Many of the U.S. uber-rich pay next to no income tax, ProPublica reports

Amazon founder Jeff Bezos paid no income tax in 2007 and 2011. Tesla co-founder Elon Musk's income tax bill was zero in 2018. And financier George Soros went three straight years without paying federal income tax, according to a report from the nonprofit investigative journalism organization ProPublica.

Anonymous source gave ProPublica reams of IRS data on wealthiest people in the U.S.

The richest 25 Americans, including Amazon founder Jeff Bezos, pay less in tax than many ordinary workers do, ProPublica found. (Pablo Martinez Monsivais/The Associated Press)

The rich really are different from you and me: They're better at dodging the tax man.

Amazon founder Jeff Bezos paid no income tax in 2007 and 2011. Tesla co-founder Elon Musk's income tax bill was zero in 2018. And financier George Soros went three straight years without paying federal income tax, according to a report Tuesday from the nonprofit investigative journalism organization ProPublica.

Overall, the richest 25 Americans pay less in tax — an average of 15.8 per cent of adjusted gross income — than many ordinary workers do, once you include taxes for Social Security and Medicare, ProPublica found. Its findings are likely to heighten a national debate over the vast and widening inequality between the very wealthiest Americans and everyone else.

An anonymous source delivered to ProPublica reams of Internal Revenue Service data on the wealthiest people in the United States, including Warren Buffett, Bill Gates, Rupert Murdoch and Mark Zuckerberg.

ProPublica compared the tax data it received with information available from other sources. It reported that "in every instance we were able to check — involving tax filings by more than 50 separate people — the details provided to ProPublica matched the information from other sources."

Tax code meant to be progressive

Using perfectly legal tax strategies, many of the uber-rich are able to shrink their federal tax bills to nothing, or close to it.

George Soros, founder and chairman of the Open Society Foundations, has been advocating for greater taxation of the rich. (Ronald Zak/The Associated Press)

A spokesman for Soros, who has supported higher taxes on the rich, told ProPublica that the billionaire had lost money on his investments from 2016 to 2018 and so did not owe federal income tax for those years. Musk responded to ProPublica's initial request for comment with a punctuation mark — "?" — and did not answer detailed follow-up questions.

The federal tax code is meant to be progressive — that is, the rich pay a steadily higher tax rate on their income as it rises. ProPublica found, in fact, that people earning between $2 million and $5 million a year paid an average of 27.5 per cent, the highest of any group of taxpayers.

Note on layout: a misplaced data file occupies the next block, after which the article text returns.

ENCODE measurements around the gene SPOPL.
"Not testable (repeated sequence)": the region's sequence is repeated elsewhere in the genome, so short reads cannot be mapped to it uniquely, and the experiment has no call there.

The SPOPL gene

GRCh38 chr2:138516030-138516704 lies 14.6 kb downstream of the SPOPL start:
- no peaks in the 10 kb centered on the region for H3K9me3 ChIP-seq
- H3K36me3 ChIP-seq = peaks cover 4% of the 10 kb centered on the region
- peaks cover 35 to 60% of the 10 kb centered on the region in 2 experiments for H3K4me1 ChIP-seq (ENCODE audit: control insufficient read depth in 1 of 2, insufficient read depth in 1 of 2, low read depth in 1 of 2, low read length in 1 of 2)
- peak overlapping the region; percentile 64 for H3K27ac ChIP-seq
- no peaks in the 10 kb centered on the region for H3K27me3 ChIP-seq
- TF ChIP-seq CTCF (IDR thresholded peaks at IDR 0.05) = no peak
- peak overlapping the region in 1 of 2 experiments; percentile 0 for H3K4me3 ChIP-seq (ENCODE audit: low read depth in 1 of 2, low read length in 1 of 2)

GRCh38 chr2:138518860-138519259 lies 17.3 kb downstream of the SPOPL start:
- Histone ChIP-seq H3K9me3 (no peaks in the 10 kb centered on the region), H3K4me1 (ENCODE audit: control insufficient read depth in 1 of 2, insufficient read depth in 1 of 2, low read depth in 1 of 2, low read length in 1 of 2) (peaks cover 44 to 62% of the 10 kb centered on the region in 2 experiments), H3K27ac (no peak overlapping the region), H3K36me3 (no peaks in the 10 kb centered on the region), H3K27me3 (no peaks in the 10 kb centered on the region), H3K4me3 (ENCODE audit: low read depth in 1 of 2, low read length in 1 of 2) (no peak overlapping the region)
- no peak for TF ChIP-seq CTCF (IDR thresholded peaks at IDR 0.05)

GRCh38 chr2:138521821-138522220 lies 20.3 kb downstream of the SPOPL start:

Above $5 million in income, though, tax rates fell. The top 0.001 per cent of taxpayers — 1,400 people who reported income above $69 million — paid 23 per cent. And the 25 very richest people paid even less.

SpaceX owner and Tesla CEO Elon Musk is one of the richest people in the U.S. (Hannibal Hanschke/The Associated Press)

The wealthy can reduce their tax bills through the use of charitable donations or by avoiding wage income (which can be taxed at up to 37 per cent) and benefitting instead mainly from investment income (usually taxed at 20 per cent).

Biden seeks boost in top tax rate

U.S. President Joe Biden, in seeking revenue to finance his spending plans, has proposed higher taxes on the wealthy. Biden wants to raise the top tax rate to 39.6 per cent for people earning $400,000 a year or more in taxable income, estimated to be fewer than two per cent of U.S. households. The top tax rate that workers pay on salaries and wages now is 37 per cent.

Biden is proposing to nearly double the tax rate that high-earning Americans pay on profits from stocks and other investments. In addition, under his proposals, inherited capital gains would no longer be tax-free.

Media tycoon Rupert Murdoch was cited as one of the people whose tax bill pales compared to his wealth. (Mary Altaffer/The Associated Press)

The president, whose proposals must be approved by Congress, would also raise taxes on corporations, which would affect wealthy investors who own corporate stocks.

ProPublica reported that the tax bills of the rich are especially low when compared with their soaring wealth — the value of their investment portfolios, real estate and other assets. Using calculations by Forbes magazine, ProPublica noted that the wealth of the 25 richest Americans collectively jumped by $401 billion from 2014 to 2018. They paid $13.6 billion in federal income taxes over those years — equal to just 3.4 per cent of the increase in their wealth.

In the wake of the story, Reuters reported that the Treasury Department has asked law enforcement authorities to investigate the disclosure of tax records. 

Treasury Department spokeswoman Lily Adams said in an emailed statement that the matter has been referred to the FBI, federal prosecutors and two internal Treasury Department watchdogs, "all of whom have independent authority to investigate."

with files from Reuters

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